In 2018, UMass for the first time unveiled a policy barring consensual sexual relationships between university faculty and students or postdoctoral researchers for whom the faculty has supervisory responsibilities. Blaguszewski said this policy notes that such relationships are “inherently problematic” because of the “unequal power dynamic between the parties to the relationship, the responsibility of faculty for evaluating students’ work, the possibility that other faculty and students may be adversely affected, and because such relationships diminish the trust and respect that ordinarily characterize the faculty-student relationship and are therefore inconsistent with the educational mission of the university.”

In the email sent to Morse, the student groups allege that in addition to having “sexual contact” with college students, Morse had his dating app age minimums set to 18, thus “regularly matching with college students.” The groups also allege Morse used college Democratic events to meet students and add them on Instagram, “adding students to his ‘Close Friends Story’ and direct messaging members of College Democrats on Instagram in a way that makes these students feel pressured to respond due to his status.”

“These behaviors represent a trend that has continued for years,” the email charged.

The email said the groups have heard “first-hand accounts of students having sexual encounters with Morse,” with at least one student having sexual encounters with Morse “before finding out that he is a Mayor and a lecturer at UMass Amherst, and they felt uncomfortable after uncovering this information.”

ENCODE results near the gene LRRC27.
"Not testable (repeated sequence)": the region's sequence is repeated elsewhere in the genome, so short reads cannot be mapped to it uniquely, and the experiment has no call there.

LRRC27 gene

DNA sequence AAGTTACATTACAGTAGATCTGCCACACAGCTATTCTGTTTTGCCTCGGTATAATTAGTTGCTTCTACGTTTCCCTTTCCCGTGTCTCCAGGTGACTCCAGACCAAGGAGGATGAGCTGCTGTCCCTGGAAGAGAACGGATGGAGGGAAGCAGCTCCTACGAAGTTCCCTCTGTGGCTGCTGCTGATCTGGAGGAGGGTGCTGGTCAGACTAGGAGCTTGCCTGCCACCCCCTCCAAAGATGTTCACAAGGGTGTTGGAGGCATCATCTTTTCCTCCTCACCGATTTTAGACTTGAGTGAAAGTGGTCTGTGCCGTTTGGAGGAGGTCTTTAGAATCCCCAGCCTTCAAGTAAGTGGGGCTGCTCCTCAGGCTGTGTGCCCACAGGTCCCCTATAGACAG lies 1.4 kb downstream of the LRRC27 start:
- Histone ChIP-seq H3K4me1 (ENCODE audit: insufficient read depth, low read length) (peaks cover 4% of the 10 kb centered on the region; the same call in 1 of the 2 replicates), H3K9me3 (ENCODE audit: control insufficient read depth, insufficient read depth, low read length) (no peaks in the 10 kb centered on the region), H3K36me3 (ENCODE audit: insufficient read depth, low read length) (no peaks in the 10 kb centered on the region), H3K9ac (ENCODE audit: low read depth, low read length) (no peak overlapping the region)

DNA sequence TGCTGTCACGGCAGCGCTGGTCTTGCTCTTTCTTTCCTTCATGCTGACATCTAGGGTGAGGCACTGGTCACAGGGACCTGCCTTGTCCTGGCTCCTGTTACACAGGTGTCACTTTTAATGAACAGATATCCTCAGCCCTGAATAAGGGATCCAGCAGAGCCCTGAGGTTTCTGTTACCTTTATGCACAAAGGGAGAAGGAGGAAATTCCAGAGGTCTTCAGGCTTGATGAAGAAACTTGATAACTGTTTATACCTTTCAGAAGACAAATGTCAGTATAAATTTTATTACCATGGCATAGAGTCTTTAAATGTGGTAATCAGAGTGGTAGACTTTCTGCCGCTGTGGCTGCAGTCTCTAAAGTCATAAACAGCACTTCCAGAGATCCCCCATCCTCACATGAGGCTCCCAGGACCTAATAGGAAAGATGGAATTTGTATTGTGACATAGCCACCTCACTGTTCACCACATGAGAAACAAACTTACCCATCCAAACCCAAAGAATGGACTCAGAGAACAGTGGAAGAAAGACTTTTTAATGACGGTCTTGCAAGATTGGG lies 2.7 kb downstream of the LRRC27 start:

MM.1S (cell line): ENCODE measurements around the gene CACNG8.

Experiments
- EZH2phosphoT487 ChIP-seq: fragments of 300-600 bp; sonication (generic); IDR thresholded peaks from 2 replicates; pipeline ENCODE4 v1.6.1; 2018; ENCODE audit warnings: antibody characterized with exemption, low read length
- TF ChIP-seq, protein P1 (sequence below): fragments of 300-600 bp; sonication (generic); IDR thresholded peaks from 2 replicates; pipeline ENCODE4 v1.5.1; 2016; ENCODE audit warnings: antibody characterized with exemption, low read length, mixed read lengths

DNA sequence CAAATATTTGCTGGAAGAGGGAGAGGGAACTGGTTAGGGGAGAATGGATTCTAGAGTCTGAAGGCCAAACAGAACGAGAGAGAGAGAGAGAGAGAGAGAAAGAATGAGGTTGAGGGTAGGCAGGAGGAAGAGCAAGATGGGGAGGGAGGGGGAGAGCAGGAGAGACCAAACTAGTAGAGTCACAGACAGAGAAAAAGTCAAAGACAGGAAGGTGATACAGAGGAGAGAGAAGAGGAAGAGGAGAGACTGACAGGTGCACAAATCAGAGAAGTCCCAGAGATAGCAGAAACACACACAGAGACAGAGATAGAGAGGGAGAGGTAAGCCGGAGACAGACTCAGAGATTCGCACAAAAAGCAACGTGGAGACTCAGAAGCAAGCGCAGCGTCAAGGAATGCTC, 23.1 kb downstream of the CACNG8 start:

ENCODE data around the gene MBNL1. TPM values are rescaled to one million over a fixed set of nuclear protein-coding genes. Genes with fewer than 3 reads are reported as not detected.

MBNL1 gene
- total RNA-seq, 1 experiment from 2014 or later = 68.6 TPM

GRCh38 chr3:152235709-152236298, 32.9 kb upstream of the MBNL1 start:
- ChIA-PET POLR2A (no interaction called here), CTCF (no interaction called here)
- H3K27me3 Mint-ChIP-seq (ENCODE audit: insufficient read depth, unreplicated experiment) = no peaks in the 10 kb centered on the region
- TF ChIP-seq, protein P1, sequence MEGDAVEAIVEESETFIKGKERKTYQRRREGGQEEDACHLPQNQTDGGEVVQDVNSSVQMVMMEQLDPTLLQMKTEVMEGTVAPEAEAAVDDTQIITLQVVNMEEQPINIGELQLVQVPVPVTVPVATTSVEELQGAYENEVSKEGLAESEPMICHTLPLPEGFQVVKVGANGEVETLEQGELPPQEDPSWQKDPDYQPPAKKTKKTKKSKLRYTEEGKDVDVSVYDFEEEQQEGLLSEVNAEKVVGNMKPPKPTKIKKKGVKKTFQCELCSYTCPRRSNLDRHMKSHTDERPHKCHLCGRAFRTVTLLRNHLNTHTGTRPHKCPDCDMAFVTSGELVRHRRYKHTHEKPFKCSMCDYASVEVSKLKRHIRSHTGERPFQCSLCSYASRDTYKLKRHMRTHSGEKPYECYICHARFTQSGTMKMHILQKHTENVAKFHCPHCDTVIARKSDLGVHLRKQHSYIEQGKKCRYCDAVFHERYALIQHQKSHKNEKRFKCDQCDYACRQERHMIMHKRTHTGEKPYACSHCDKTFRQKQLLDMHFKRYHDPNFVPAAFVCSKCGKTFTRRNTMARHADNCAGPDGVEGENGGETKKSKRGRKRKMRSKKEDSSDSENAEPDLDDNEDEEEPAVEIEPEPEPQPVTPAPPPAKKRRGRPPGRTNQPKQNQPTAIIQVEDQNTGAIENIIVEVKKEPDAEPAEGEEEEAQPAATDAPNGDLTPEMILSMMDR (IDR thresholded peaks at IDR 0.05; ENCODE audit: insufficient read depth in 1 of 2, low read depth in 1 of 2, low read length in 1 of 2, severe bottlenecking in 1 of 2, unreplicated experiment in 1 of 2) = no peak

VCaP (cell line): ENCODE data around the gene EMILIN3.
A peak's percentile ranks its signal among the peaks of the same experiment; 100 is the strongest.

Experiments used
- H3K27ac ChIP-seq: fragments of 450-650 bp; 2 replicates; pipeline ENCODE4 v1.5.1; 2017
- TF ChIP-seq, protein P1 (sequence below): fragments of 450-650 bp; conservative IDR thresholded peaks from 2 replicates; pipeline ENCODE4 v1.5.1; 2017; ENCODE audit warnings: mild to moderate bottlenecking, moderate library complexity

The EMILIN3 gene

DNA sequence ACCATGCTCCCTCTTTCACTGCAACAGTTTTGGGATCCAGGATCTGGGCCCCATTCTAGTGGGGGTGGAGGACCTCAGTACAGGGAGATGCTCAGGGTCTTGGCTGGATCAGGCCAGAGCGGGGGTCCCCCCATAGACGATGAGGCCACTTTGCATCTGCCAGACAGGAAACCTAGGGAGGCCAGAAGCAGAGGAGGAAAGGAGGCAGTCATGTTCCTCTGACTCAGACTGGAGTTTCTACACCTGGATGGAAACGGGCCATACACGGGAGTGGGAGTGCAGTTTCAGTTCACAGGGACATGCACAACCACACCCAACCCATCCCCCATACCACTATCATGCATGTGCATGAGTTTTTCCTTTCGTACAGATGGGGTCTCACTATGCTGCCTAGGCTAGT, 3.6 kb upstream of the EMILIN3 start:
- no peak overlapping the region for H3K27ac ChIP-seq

The email says that even if the encounters were consensual, Morse’s alleged pattern of taking advantage of his position of power for romantic or sexual gain “is unacceptable.”

“Our organizations feel that it is incumbent upon us to call out inappropriate behavior regardless of party affiliation or political ideology,” the students’ email to Morse reads. “Morse will no longer be welcome at our events and our organizations will be completely disaffiliating from Morse.”

The UMass Amherst Democrats declined to comment for this story.

The race between Morse, 31, and Neal, 71, is one that has gained national attention as yet another example of young candidates running to the left of incumbent Democrats.

Neal was first elected to the House in 1988 and currently holds the powerful position of chairman of the House Ways and Means Committee. Morse became the mayor of Holyoke in 2012, when as a recent college graduate he became the youngest and first openly gay mayor in the city’s history.

This election cycle, Morse has been backed by Justice Democrats, the group that helped progressive challengers such as U.S. Rep. Alexandria Ocasio-Cortez in 2018 and Jamaal Bowman in 2020, both of New York, beat Democratic incumbents in primaries. Neal has been endorsed by many leading Democrats, including U.S. Rep. Jim McGovern, D-Northampton, Speaker of the House Nancy Pelosi and the late civil rights icon and U.S. Rep. John Lewis.

Hampshire County cities and towns in the 1st Congressional District are Easthampton, Chesterfield, Cummington, Goshen, Granby, Huntington, Middlefield, Plainfield, South Hadley, Southampton, Westhampton, Williamsburg and Worthington. The district also includes all of Berkshire County, all of Hampden County except for one precinct in Palmer, and parts of Franklin and Worcester counties.

Michael Connors can be reached at mconnors@gazettenet.com.